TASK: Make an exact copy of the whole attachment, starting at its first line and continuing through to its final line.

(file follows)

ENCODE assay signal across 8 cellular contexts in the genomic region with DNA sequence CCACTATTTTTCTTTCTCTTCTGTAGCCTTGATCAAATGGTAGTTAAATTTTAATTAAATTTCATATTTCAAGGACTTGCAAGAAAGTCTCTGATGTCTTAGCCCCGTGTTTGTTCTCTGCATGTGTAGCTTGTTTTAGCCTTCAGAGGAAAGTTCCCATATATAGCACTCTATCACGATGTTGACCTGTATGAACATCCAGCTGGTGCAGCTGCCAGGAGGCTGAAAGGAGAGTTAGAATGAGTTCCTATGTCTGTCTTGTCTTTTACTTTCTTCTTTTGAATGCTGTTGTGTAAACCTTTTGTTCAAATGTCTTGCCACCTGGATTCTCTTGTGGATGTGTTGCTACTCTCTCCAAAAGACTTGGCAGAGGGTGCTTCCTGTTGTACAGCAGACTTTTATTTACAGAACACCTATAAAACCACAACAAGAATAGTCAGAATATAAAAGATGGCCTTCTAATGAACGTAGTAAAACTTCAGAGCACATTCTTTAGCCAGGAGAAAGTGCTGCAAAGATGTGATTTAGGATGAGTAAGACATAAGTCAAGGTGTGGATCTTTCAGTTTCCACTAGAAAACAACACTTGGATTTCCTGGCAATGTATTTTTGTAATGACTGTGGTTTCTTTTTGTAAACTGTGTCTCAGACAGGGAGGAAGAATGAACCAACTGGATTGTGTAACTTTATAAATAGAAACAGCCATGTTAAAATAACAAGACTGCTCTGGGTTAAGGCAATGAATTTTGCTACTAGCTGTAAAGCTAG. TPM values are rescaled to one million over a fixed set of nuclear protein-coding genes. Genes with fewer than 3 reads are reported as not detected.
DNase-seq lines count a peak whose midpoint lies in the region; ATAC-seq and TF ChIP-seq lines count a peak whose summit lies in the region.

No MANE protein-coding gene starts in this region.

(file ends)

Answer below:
ENCODE assay signal across 8 cellular contexts in the genomic region with DNA sequence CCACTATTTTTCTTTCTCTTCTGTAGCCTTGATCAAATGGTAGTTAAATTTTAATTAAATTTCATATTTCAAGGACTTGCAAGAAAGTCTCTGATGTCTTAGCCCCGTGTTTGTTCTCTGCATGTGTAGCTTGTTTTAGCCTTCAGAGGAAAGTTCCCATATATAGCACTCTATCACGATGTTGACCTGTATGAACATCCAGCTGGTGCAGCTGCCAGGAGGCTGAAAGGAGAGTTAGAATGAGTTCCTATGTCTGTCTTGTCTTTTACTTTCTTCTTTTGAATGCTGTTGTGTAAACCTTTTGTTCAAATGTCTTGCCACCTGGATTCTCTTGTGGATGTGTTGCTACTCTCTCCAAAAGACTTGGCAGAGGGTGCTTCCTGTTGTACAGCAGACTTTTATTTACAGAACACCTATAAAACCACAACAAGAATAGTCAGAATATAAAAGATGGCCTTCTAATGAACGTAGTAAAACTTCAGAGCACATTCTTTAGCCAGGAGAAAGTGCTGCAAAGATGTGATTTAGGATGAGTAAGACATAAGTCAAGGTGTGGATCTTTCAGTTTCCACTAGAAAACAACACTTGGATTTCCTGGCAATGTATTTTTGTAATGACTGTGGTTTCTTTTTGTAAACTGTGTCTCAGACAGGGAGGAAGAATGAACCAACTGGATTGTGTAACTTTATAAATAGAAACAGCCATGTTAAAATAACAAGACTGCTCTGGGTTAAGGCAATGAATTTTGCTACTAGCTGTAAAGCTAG. TPM values are rescaled to one million over a fixed set of nuclear protein-coding genes. Genes with fewer than 3 reads are reported as not detected.
DNase-seq lines count a peak whose midpoint lies in the region; ATAC-seq and TF ChIP-seq lines count a peak whose summit lies in the region.

No MANE protein-coding gene starts in this region.